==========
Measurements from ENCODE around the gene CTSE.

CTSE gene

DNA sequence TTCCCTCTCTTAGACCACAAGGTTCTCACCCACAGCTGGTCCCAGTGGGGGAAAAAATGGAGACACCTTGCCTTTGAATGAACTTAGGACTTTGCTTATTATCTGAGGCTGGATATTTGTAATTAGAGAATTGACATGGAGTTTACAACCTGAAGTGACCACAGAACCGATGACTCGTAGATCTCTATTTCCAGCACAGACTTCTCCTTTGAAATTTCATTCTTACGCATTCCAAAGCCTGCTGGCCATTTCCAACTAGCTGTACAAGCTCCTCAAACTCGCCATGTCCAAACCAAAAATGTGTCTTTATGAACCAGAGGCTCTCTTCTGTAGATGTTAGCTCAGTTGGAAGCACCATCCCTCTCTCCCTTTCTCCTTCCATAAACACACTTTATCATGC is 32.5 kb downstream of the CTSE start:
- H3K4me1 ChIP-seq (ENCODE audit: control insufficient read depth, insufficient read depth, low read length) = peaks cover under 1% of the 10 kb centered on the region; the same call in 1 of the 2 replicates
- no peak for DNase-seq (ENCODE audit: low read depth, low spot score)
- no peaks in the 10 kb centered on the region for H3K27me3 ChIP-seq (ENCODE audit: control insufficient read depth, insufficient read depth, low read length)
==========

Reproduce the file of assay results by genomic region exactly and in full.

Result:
Measurements from ENCODE around the gene CTSE.

CTSE gene

DNA sequence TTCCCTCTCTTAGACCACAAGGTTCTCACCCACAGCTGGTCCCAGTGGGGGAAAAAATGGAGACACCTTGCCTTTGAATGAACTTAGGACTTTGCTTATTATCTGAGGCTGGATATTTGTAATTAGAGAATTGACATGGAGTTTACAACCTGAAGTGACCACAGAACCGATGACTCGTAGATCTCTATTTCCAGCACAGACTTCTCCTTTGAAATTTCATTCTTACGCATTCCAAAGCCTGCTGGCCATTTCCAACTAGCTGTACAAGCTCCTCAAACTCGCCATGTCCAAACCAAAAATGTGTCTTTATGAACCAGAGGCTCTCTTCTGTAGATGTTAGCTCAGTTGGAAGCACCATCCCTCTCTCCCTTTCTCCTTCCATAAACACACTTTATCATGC is 32.5 kb downstream of the CTSE start:
- H3K4me1 ChIP-seq (ENCODE audit: control insufficient read depth, insufficient read depth, low read length) = peaks cover under 1% of the 10 kb centered on the region; the same call in 1 of the 2 replicates
- no peak for DNase-seq (ENCODE audit: low read depth, low spot score)
- no peaks in the 10 kb centered on the region for H3K27me3 ChIP-seq (ENCODE audit: control insufficient read depth, insufficient read depth, low read length)